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Articles by Lorraine L. Niba
Total Records ( 2 ) for Lorraine L. Niba
  Lorraine L. Niba and Nick Rose
  Legume starches are typically more resistant to digestion than various other starches, rendering them low glycemic index foods, and potential substrates for beneficial colonic fermentation. The presence of oligosaccharides however reduces acceptability of various legumes. This study aimed to quantify resistant starch levels in some commonly consumed legumes - adzuki, fava, lima and mung bean - and assess the effect of varying soaking solution concentration on resistant starch and oligosaccharides. Legume samples were treated for twelve hours with either 1 % or 5 % citric acid or sodium bicarbonate solutions. A control sample was soaked in distilled water. These were autoclaved at 120 oC and freeze dried. Samples were analyzed for resistant starch by the procedure of McCleary and Monaghan 2002, and for oligosaccharides using a Megazyme? analysis kit. Adzuki bean had the lowest resistant starch content in the distilled water controls (2.94 g /100 g dry weight), while fava bean had the highest resistant starch content (5.15 g /100 g dry weight). Treatment with 5 % bicarbonate solution, decreased resistant starch in all legumes, while soaking in 5 % citric acid solution resulted in increases in resistant starch. Soaking in 5 % citric acid or sodium bicarbonate resulted in decrease in total starch, except for lima bean. There were minimal changes in oligosaccharide levels. Concentration of pre-process soaking solution therefore has considerable effect on resistant starch formation and retention, and a less noticeable effect on oligosaccharide levels.
  Lorraine L. Niba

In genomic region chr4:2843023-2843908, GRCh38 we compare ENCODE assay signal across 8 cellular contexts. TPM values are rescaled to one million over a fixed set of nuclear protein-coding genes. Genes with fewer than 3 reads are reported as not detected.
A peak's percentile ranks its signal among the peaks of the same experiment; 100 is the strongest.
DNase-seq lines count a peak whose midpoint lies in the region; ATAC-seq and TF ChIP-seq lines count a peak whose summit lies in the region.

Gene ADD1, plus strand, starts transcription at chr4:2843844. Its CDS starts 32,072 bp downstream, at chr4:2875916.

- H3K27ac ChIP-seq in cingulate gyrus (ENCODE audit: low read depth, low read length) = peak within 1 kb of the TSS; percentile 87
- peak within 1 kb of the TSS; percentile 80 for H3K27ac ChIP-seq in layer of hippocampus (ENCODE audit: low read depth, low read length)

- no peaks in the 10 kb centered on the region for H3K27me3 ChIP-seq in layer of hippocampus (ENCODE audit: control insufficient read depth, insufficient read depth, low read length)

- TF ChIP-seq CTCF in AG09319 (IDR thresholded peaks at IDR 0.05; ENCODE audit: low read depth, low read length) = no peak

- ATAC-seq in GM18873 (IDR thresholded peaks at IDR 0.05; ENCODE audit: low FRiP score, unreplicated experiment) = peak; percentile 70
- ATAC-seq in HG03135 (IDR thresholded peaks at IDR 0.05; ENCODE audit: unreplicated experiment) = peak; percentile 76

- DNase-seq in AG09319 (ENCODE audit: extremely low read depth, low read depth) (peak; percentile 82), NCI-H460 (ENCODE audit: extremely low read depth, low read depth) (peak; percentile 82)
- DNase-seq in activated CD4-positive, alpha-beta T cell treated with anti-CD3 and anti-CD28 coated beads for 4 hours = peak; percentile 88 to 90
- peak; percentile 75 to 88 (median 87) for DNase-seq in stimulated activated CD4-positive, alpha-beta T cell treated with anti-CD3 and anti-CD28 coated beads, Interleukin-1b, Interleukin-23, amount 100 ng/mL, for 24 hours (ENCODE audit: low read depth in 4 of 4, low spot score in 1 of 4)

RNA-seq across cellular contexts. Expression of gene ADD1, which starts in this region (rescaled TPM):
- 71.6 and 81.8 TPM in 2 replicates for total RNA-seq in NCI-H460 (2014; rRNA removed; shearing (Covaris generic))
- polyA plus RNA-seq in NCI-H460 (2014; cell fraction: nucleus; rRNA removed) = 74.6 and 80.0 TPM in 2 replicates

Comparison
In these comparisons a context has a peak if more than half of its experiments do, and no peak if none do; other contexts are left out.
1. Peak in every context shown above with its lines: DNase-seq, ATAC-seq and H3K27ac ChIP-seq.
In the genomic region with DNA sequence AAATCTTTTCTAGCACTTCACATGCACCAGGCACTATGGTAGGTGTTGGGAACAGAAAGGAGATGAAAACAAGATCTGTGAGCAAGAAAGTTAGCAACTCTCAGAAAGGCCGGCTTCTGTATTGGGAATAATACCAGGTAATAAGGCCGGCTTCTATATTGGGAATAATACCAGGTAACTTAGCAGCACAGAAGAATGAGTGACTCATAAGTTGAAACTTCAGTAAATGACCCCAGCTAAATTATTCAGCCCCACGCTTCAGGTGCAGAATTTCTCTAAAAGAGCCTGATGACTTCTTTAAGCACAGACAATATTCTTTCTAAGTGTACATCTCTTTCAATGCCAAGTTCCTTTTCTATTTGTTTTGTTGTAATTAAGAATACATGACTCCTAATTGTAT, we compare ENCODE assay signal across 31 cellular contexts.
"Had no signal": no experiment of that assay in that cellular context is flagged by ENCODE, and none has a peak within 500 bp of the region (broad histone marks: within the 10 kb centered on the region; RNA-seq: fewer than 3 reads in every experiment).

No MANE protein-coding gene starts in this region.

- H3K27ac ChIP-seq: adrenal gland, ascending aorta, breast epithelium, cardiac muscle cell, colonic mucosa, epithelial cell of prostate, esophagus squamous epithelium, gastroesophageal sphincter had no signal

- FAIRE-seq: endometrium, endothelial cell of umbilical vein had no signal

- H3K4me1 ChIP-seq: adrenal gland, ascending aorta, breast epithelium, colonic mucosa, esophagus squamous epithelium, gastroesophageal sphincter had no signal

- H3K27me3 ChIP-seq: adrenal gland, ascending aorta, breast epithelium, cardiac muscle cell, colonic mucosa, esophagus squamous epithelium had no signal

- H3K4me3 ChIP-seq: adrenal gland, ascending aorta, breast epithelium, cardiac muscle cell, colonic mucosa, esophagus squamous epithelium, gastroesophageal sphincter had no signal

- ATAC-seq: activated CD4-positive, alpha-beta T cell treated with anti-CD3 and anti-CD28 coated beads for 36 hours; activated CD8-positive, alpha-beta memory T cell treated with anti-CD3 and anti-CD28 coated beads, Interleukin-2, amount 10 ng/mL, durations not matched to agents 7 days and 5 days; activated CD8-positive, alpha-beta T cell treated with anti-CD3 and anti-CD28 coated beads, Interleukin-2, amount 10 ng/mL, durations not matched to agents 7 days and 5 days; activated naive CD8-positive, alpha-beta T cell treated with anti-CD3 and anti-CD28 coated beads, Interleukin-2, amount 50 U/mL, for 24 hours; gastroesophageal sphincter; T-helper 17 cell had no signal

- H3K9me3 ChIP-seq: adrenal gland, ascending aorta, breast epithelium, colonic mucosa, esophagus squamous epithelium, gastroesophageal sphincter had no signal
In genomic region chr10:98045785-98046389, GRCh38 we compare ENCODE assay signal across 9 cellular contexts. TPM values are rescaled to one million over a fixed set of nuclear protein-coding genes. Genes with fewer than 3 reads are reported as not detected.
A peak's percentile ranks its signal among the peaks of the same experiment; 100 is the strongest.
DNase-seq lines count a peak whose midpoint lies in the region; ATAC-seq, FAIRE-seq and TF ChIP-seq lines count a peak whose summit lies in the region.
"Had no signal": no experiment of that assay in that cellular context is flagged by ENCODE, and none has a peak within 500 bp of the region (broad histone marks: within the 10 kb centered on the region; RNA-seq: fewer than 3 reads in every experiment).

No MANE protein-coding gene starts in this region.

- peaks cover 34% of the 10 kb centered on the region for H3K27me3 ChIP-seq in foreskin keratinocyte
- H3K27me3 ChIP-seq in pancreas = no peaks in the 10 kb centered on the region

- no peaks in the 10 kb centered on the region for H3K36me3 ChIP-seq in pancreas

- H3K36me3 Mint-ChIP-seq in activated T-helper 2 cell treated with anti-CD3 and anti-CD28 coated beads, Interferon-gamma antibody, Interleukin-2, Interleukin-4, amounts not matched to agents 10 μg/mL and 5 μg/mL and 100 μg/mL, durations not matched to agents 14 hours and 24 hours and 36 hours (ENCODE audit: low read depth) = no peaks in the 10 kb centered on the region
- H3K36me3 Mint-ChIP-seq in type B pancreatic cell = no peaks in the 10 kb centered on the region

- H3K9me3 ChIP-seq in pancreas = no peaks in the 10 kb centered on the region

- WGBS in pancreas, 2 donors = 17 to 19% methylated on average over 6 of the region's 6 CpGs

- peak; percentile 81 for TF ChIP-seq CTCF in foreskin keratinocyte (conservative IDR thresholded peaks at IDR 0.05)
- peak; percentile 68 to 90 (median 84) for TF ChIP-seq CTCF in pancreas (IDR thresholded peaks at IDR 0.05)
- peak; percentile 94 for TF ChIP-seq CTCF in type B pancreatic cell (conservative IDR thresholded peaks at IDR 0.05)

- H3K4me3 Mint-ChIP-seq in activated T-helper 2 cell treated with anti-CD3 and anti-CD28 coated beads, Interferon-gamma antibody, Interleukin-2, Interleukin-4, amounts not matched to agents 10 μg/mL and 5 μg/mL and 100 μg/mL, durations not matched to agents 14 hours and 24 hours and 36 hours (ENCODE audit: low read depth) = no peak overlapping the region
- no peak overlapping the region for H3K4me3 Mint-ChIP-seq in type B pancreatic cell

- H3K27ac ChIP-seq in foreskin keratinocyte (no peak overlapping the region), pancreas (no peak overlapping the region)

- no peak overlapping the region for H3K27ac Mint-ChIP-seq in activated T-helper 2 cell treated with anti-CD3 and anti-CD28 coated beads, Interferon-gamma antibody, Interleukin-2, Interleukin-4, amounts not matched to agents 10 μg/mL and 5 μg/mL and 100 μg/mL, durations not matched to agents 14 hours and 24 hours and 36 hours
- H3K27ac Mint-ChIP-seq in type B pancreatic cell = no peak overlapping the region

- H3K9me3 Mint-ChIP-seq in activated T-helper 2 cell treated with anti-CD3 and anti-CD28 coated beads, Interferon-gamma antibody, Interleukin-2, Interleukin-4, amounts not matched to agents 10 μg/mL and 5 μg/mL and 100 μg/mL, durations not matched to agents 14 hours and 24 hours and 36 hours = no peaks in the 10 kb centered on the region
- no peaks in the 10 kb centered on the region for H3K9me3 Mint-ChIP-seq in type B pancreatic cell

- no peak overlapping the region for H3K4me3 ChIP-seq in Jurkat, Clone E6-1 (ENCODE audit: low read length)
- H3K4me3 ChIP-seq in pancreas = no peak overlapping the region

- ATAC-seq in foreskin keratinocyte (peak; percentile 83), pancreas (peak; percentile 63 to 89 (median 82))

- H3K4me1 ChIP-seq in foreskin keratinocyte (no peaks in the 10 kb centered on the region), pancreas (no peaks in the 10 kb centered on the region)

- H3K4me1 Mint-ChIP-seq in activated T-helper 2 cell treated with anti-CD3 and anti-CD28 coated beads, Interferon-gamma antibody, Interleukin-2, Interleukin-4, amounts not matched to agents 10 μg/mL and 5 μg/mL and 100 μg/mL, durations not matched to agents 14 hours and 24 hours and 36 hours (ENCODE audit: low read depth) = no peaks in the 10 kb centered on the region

Resistant starch, beta-glucan and fructo-oligosaccharide are physiologically beneficial carbohydrates which have been associated with the prevention and management of some diet-related diseases. Various plants are therefore being examined as potential sources of non-digestible oligosaccharides. The objective of this study was to quantify these carbohydrates in unripe plantain and to assess the effect of moist heat processes such as autoclaving and parboiling. Unripe plantain was chipped and either parboiled (60 0C or 100 0C) or autoclaved (120 0C or 130 0C) and freeze-dried for 72 hours. Sample material was processed and assayed in duplicate for glucose, fructose, lactose, fructo-oligosaccharide, -glucan and resistant starch content. Glucose content ranged from 0.90 g/100 g to 1.62 g/100 g. Sucrose content ranged from 1.48 g/100 g to 3.87 g/100 g. Lactose content ranged from 0.49 g/100 g to 3.82 g/100 g. Fructo-oligosaccharide levels decreased from 0.67 g/100 g to 0.59 g/100 g with processing, while -glucan content was unchanged. Resistant starch content decreased from 53.6 g/100 g in unprocessed plantain to 3.69 g/100 g in samples autoclaved at 120 oC. While fructo-oligosaccharide and -glucan levels are not greatly influenced by processing conditions, resistant starch and sugar concentrations are susceptible to considerable changes with increasing processing temperature. This is useful in the potential utilization of plantain as a source of resistant starch and possibly fructo-oligosaccharides in functional food applications.
 
 
 
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